Tuesday, June 30, 2009

King of Rock, King of Pop...

Two oddly similar "facts" that I stumbled upon in the last 6 hours from completely unrelated sources:
  1. The Michael Jackson Fan Club reports that, as of today, 12 people have committed suicide in response to the death of The Gloved One.
  2. As of 1991, about 100 times as many miraculous healings had been attributed to Elvis as had been attributed to the average Catholic saint.


Dr Ranke Welcha said...

I'm not sure what I look at the people who committed suicide because of Michael's death most with - either empathy or some kind of pitying disdain. I was a huge fan of his when I was growing up and it's never happy to hear about people killing themselves but I can't imagine myself thinking about doing that even if my hero died. Although, it's entirely possible that those individuals already suffered from severe depression beforehand. I guess I just feel that I still have other things to be with - or part of - here and they might not have felt that.

The Elvis factoid is an interesting one. If God exists and certain people have/do work miracles because of Him then I suppose Elvis could be such a magic man, even if he isn't officially recognised by the Church. Hell, Saint Patrick only banished snakes from Ireland (and probably got shit-faced on Irish whiskey every day) - but could he do that while playing guitar, shaking his hips and curling up the corner of his top lip as he sang? I don't think so!

That's checkmate, Peter.

neilshyminsky said...

Most of the people who Elvis has purportedly healed saw visions of him before their recovery. And, apparently, there has been some talk about how fans' devotion to Elvis meets certain basic requirements for a religion.

James said...

This sums up almost exactly how I feel about Jackson's death.

If true, that suicide number is kind of scary, if not shocking. I can't manage disdain, though. My thoughts on it are circular; that level of obsession with (well, anyone, but especially) Michael Jackson must be symptomatic of deeper problems... but the only reason we know they were that obsessed is because they killed themselves.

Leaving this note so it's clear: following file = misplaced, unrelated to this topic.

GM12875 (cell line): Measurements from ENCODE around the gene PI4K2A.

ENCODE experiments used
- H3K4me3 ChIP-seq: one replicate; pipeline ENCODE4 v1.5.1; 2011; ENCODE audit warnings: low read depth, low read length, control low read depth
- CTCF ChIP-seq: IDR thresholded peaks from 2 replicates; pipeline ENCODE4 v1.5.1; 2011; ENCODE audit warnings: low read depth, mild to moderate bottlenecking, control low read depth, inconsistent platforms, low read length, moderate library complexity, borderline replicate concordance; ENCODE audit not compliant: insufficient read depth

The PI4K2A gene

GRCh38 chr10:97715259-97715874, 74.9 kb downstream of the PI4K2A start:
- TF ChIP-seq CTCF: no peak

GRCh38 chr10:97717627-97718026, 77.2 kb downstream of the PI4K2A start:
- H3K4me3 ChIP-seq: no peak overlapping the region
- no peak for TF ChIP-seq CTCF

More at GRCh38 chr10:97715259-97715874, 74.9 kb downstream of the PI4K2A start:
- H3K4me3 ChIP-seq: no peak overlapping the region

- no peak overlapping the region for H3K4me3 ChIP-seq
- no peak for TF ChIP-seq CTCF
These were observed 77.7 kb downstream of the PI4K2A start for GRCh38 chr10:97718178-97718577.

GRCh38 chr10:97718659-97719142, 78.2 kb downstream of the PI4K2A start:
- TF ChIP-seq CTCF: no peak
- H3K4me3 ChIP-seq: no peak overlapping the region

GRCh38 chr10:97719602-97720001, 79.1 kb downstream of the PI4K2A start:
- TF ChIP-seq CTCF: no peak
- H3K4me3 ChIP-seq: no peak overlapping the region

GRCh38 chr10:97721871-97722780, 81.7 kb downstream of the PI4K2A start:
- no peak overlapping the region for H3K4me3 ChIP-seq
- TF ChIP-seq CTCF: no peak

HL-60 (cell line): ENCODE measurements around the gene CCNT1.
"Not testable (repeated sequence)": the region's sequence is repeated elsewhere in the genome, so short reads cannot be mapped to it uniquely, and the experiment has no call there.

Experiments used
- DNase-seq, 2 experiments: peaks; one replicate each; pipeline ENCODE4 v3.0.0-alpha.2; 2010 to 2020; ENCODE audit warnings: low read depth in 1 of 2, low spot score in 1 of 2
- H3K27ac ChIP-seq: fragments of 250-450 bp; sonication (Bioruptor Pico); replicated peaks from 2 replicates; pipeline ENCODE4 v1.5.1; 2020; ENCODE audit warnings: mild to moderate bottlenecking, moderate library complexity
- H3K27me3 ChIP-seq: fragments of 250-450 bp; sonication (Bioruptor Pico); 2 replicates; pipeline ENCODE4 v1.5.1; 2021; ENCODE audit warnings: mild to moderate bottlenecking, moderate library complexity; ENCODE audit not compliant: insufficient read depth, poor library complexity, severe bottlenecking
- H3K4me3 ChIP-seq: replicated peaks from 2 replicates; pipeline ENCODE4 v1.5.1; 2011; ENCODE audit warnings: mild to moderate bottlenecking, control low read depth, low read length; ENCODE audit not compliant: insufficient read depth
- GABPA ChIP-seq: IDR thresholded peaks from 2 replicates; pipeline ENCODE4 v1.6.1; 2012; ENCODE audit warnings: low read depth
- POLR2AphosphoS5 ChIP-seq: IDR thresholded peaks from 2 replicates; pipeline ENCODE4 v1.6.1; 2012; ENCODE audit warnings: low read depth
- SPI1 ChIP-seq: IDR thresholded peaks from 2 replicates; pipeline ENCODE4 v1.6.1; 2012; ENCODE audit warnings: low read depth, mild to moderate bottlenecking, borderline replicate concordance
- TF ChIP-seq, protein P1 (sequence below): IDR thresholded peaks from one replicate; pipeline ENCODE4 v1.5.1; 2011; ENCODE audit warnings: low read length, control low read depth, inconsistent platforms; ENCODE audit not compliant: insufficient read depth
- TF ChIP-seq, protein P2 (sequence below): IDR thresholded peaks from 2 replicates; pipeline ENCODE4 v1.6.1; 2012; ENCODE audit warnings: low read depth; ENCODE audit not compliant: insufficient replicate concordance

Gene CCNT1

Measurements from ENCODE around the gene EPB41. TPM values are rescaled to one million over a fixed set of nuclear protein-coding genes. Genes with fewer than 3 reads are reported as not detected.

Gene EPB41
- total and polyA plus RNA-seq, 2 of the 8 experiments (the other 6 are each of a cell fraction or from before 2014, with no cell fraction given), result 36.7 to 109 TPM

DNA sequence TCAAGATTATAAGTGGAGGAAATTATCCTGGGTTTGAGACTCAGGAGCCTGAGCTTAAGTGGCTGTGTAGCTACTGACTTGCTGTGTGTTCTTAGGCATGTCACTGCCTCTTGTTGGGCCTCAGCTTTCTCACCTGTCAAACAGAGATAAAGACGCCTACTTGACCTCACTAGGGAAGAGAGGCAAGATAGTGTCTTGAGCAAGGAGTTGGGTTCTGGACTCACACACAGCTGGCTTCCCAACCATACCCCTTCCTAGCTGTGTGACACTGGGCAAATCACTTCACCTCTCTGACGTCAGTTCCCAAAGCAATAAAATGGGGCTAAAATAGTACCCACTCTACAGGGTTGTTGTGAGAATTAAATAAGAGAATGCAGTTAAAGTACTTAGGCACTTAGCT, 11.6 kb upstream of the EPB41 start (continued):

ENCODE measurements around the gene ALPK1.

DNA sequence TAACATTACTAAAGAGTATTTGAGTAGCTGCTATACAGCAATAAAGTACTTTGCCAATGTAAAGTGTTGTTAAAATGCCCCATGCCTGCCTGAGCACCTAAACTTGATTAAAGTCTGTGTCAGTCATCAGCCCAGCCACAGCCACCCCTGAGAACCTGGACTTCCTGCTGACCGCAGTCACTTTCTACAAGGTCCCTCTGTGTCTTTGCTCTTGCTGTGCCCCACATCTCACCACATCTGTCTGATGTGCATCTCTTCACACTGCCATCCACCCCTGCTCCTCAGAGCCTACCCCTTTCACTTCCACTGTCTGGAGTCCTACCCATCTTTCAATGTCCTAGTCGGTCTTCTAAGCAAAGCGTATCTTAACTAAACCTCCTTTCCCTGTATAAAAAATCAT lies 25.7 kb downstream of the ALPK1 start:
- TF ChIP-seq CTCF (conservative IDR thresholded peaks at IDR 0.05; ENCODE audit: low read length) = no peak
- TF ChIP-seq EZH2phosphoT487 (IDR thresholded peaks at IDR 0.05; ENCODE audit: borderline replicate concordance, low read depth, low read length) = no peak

Dr Ranke Welcha said...

Yeah, disdain was probably too strong a word but it's the closest description I could think of at the time. James' link is an interesting one and I can't decide whether I internally flinch from the statements in there because I disagree with them or if it's because I'm subconsciously too timid to describe a recently deceased tragic life in such a way. It's not like Michael was someone like Pol Pot, or a similar type of person who, arguably, deserved a swift end.

I can't comment on any history of child abuse from Michael because that's never been proven (however suspicious the topic has been in the media at times). But I agree that he's a performer that stopped being musically relevant a little over a decade ago. And, however destructive and tragic his own childhood and fame was, he's long since had the time, power and ability to attempt to try to iron out trauma and adjust to life.

But, at the same time, I think it's too easy to dismissively pass him off as just a freak (and especially as "inhuman"). A person's lack of positive cultural relevancy doesn't necessarily make their death any less than another. Elvis had stopped being a musical force of nature long before dying in the bathroom after crawling off the toilet to find help. The amount of people worldwide who mourned his death, though, was phenomenal and it was probably hard to find a person at the time who didn't give a shit about it.

It also strikes me that, if you ask people why Jackson freaks/ed them out, most people will use his personal appearance or reclusive living as their sample of problems - and that's just a little weak or insubstantial as an argument, for my tastes. Michael has never been within the norm. Ever. Either in his dancing and musical composing (which was seen as freakish in a positive way) or with his facial surgery and constant psychological need to recapture/hold onto his youth (which was seen as negative). I guess I just don't see freakishness, in itself, as being undeserving of empathy.

I do still think it's unfortunate that people felt driven to suicide because of this other man's death though.